BioNTech on Monday disclosed plans to develop the first mRNA-based vaccine to prevent malaria and says it anticipates being able to start clinical testing by the end of 2022. The company, which partnered with Pfizer to develop its widely-distributed COVID-19 vaccine Comirnaty (BNT162b2), also wants to set up a large vaccine production hub in Africa with the help of local partners and transfer its mRNA technology to a continent that has struggled with lack of access to vaccines and other treatments.
"The response to the pandemic has shown that science and innovation can transform people's lives when all key stakeholders work together towards a common goal," said BioNTech CEO Ugur Sahin. The German biotech also plans to begin clinical trials evaluating a tuberculosis (TB) vaccine candidate in 2022.
BioNTech says the malaria vaccine development programme would build on its COVID-19 vaccine success to create an inoculation that is "well-tolerated and highly effective." The company will assess multiple mRNA candidates featuring known malaria targets such as the circumsporozoite protein, as well as new antigens discovered in pre-clinical research, and select the most promising to advance for clinical testing.
GlaxoSmithKline's Mosquirix, also known as RTS,S, is currently the world's only approved malaria vaccine, with efficacy of about 36% among children ages five months to 17 months when given with a booster. Meanwhile, researchers at Oxford University are collaborating with the Serum Institute of India on a vaccine that uses Novavax's Matrix-M adjuvant. A recent study showed that their candidate, dubbed R21, prevented 77% of cases in a Phase II study of 450 children in Burkina Faso.
Monday's announcement comes about a week after BioNTech and Pfizer said they reached a deal with South African biopharmaceutical firm Biovac to help manufacture millions of doses of Comirnaty for exclusive distribution on the continent. However, that arrangement does not include transferring the technology for making the actual drug substance and leaves Biovac dependent on deliveries from Europe – a situation Sahin suggested would change with the new initiative.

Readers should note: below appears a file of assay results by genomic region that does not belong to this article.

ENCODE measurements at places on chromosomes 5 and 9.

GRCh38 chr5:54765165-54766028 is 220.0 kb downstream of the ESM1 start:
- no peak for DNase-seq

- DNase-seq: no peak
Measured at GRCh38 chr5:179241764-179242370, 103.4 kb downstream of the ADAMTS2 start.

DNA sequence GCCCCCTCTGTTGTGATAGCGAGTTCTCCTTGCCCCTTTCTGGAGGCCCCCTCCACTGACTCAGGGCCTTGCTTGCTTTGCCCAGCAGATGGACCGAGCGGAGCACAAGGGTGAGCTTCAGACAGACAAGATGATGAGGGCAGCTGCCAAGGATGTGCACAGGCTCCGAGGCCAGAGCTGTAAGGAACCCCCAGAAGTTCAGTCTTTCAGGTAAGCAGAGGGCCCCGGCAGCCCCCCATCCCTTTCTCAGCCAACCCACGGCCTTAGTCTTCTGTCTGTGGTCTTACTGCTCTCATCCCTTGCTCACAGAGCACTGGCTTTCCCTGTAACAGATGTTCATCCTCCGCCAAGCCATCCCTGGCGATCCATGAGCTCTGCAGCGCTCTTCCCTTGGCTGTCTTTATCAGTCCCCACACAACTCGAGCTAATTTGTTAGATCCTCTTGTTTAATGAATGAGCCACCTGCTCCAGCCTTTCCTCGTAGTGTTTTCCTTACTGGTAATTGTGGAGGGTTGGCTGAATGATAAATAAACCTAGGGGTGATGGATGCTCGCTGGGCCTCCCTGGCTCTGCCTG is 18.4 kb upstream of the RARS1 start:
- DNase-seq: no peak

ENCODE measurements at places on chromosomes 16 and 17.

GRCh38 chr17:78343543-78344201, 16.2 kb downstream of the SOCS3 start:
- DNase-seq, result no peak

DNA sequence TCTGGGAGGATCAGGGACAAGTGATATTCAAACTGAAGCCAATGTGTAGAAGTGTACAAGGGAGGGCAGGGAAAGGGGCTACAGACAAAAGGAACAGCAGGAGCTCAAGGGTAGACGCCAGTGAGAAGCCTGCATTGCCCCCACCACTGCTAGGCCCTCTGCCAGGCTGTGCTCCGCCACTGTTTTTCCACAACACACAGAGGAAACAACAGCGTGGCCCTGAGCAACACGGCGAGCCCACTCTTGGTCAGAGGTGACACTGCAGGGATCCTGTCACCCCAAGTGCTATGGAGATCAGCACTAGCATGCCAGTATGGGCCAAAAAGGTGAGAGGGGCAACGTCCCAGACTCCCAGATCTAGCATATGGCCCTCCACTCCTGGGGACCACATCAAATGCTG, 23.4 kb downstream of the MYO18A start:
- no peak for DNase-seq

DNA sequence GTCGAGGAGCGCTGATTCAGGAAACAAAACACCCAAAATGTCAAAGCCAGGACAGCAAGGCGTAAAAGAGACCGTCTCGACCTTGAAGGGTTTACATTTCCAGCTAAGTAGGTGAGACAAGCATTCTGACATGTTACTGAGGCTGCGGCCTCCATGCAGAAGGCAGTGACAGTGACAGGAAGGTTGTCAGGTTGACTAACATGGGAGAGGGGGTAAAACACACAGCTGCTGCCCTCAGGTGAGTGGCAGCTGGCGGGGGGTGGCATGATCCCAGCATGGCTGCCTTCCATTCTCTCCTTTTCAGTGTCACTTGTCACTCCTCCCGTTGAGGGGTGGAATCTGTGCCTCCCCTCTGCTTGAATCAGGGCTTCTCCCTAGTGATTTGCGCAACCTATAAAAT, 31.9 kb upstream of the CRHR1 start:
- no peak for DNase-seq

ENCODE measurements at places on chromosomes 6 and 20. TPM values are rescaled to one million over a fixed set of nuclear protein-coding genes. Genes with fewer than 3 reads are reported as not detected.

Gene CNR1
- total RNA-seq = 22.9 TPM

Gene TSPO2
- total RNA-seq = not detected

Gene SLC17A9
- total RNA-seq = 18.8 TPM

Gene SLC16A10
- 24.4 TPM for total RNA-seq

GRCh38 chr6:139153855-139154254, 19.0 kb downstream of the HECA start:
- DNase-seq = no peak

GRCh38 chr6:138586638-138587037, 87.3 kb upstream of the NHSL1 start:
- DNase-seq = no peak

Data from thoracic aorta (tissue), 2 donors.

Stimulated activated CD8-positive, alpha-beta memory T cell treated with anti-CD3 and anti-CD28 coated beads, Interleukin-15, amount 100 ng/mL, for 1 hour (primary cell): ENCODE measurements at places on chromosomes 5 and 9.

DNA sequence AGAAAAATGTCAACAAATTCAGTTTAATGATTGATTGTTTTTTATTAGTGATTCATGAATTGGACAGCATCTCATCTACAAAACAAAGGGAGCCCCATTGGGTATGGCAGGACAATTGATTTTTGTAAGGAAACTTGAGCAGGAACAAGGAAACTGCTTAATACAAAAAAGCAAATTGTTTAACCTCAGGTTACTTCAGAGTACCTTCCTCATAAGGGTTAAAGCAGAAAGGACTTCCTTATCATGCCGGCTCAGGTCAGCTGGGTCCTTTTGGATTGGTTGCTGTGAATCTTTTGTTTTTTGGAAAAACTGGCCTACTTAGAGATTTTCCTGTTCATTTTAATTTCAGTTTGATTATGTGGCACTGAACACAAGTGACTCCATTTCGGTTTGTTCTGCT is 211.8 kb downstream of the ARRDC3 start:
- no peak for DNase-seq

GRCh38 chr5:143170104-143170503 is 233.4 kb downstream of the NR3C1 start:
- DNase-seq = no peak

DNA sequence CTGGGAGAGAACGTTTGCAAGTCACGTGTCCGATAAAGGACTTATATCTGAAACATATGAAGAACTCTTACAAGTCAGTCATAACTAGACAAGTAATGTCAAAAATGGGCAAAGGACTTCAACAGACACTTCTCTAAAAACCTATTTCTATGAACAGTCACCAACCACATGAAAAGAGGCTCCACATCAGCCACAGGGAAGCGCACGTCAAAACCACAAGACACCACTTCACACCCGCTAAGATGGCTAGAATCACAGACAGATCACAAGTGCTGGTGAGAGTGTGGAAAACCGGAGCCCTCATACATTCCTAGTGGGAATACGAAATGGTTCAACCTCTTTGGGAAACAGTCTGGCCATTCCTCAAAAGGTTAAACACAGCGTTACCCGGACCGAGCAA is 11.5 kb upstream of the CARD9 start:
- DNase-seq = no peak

Sahin says his company is now auditing manufacturing sites and negotiating with potential partners in countries that have existing vaccine industries such as South Africa, Senegal, Egypt, Morocco and Tunisia. "Our efforts will include cutting-edge research and innovation, significant investments in vaccine development, the establishment of manufacturing facilities, and the transfer of manufacturing expertise to production sites on the African continent and wherever else it is needed," Sahin stated.
He noted that BioNTech has decided not to seek funding for the initial stage of the Africa vaccine development initiative, but will instead invest some of its revenues from Comirnaty, which it estimates to be over €12 billion ($14.2 billion). The EU and others would then support the second phase of the mass-scale clinical trials.
"The combination of our mRNA technology and our ability to precisely fine-tune the immune system can contribute to producing a more efficient malaria vaccine," Sahin said, adding "we want to make sure that if and when the vaccine is authorised, it can be produced in Africa. What we want is not just to produce a mRNA vaccine against malaria, but to invest in research, personnel and infrastructure."
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